He understands our faith
- 6 May 2023, 10:48am
Britain today celebrates the crowning of a new king, but the coronation will be watched and celebrated by millions across the Commonwealth. To an extent that is often not appreciated abroad, the Queen – who was Defender of the Faith – was revered by her subjects of all faiths. In our often sectarian world, she exerted a unifying force: one that her son recognised and exemplifies.
King Charles is deeply informed of Muslim beliefs, culture and mores
Muslims in Britain and the world over will recognise, in King Charles, a monarch who is deeply Islamophilic. He has spoken about his attempts to learn Arabic in order to understand the Quran in its original script. He served as vice-patron of the Oxford Centre for Islamic Studies and has spoken eloquently about Islam and the West, saying the links ‘matter more today than ever before’. He is deeply familiar with the Middle East region and is particularly interested in the archaeological work around the ancient Nabatean site Al-Ula in Saudi Arabia, a country he has visited a dozen times – more often than any other nation in the region.
My mother, who grew up in British India, loves to say that Charles III is essentially Muslim – her logic being one must first be a good Christian before one can be a good Muslim. It’s an axiom she remembers from the days of empire before we were being told that we are all engaged in a ‘clash of civilizations’. As Charles himself put it, ‘that which binds our two worlds together is so much more powerful than that which divides us’. And the Queen, my family often observed, conducted herself with the same ideals that any Muslim would admire: deeply religious, self-effacing, modest, unwaveringly dignified and God-centred. What could be more Islamic than her devoutly God-fearing conduct?
Last week, I dined with my friend (and fellow Muslim) Amra Sabic El-Rayess, at the Metropolitan Club in New York City: a Bosnian genocide survivor and now a professor at Columbia University. She reminded me that King Charles was one of the few voices speaking up for the Bosnian Muslims during the 1992 to 1995 genocide at a time when the world failed to come to their defence. Standing up for Muslims is not always a sure-fire path to popularity: Charles III didn’t seem to mind. His intervention and compassion has never been forgotten by the then-abandoned people.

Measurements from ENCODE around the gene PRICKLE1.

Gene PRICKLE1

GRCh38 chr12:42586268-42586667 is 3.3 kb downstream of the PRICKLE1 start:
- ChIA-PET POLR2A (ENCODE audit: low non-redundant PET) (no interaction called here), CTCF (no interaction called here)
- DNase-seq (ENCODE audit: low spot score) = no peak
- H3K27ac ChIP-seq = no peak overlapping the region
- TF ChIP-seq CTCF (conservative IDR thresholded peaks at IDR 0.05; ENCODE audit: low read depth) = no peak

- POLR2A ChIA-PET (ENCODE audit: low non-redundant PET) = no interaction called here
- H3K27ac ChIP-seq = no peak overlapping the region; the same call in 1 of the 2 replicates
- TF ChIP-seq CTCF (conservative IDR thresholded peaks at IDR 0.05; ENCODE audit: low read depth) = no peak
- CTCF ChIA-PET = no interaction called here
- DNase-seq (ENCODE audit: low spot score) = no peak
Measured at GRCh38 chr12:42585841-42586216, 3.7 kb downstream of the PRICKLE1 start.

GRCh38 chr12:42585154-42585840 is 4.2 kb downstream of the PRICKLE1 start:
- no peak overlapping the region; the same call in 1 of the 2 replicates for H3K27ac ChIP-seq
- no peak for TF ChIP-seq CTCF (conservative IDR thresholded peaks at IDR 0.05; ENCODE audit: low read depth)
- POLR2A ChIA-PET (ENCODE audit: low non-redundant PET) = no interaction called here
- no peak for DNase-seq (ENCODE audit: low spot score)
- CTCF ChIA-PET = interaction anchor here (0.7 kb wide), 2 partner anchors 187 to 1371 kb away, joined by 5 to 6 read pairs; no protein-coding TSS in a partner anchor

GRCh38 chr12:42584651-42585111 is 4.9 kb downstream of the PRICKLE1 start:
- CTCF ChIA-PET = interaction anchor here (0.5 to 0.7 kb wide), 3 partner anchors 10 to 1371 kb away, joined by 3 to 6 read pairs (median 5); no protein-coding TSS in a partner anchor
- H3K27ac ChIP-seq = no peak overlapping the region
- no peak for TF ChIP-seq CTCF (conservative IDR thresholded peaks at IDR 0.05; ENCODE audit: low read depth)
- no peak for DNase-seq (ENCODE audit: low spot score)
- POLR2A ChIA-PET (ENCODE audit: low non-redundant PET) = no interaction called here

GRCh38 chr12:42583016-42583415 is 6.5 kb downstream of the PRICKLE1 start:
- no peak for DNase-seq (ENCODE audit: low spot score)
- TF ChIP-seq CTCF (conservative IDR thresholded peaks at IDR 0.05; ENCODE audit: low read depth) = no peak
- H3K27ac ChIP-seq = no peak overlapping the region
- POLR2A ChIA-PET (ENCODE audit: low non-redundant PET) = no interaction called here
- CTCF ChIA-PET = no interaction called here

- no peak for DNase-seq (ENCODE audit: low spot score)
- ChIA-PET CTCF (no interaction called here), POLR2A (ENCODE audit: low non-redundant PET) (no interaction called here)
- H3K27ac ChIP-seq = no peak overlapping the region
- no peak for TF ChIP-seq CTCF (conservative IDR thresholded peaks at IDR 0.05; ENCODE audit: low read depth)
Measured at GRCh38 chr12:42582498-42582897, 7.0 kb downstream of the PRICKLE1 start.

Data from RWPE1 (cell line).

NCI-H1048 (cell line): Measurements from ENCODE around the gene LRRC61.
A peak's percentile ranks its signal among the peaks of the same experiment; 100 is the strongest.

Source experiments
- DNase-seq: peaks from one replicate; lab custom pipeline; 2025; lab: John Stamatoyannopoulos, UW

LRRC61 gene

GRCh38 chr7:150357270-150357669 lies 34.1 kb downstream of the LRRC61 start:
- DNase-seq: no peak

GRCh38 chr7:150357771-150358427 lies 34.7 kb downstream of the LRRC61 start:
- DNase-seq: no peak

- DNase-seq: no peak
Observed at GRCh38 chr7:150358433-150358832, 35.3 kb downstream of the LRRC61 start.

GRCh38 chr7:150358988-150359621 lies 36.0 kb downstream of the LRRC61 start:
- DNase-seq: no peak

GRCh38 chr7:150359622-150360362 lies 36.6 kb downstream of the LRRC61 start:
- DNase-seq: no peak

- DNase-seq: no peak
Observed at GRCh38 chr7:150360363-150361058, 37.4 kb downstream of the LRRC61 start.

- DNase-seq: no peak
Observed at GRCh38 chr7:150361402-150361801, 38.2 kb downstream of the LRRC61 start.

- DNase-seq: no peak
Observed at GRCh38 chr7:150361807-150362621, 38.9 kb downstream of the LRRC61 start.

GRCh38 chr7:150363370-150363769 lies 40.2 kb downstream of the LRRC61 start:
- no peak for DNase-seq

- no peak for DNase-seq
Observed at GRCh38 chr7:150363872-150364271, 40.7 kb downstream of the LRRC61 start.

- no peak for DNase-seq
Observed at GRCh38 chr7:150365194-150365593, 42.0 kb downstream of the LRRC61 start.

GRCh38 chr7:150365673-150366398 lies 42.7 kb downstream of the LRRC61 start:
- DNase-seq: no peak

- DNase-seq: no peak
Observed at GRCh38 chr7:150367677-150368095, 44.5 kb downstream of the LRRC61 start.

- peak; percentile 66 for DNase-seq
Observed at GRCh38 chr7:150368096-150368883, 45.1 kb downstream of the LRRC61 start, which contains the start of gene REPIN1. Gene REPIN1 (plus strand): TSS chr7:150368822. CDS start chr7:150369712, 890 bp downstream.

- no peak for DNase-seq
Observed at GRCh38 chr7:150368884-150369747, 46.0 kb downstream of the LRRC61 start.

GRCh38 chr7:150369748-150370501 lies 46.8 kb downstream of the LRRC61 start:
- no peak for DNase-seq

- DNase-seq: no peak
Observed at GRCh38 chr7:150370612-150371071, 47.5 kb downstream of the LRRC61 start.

At Highgrove, the carpet garden, inspired by a Turkish carpet the King treasures, is planted with many of the 54 plants mentioned in the Quran – a remarkably touching expression of regard for my religion. Middle East scholar Diana Darke has identified the decorative border on the invitation card for the Coronation includes a symbol of the folklore green man to represent renewal: to her, the green man bears parallels with the mystical Islamic figure of Al Khidr ‘the green one’, green being the favoured colour of Islam.
Al Khidr was a well-known mystical figure most likely encountered by Norman crusaders in the Holy Land where he was integral to the Sufi faith and eventually conflated with St George the patron saint not only of England but also Lebanese, Palestinian and Syriac Christians. Sufism is known to be a particular passion of the King. In today’s coronation, Charles has made sure of a role for Muslim leaders. As he once put it:
Islam and Christianity share a common monotheistic vision: a belief in one divine God, in the transience of our earthly life, in our accountability for our actions, and in the assurance of life to come. We share many key values in common: respect for knowledge, for justice, compassion towards the poor and underprivileged, the importance of family life, respect for parents. ‘Honour thy father and thy mother’ is a Quranic precept too. Our history has been closely bound up together.
King Charles is deeply informed of Muslim beliefs, culture and mores. He may be one of the few minds today that understands the ‘fetishised abstractions’ and ‘dangerous binary’ of ‘Islam and The West’ – so often deployed as a vehicle for hostility, as writer Hamid Dabashi argues in The End of Two Illusions.
As we witness the 40th monarch to be crowned in Westminster Abbey, Muslims recognise in Charles III a profoundly Christian monarch who knows our book, is revered by pluralist Islamic leaders and understands our faith better than many of us ourselves. As Muslims, we regularly pray for those who rule or govern over us – including during Ramadan. The Islamic Hadith reminds us we follow our prophet’s example in the prayer for whoever is ‘given charge over my nation’ that may God ‘treat the ruler as he reigns’. On today’s coronation, Muslims will have ample cause to join in saying the anthem and the prayer: God Save Our King.
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Dr Qanta Ahmed is a British American Muslim physician and journalist, a member of the Council on Foreign Relations and a senior fellow at the Independent Women’s Forum.
Categories: Europe, Europe and Australia, UK
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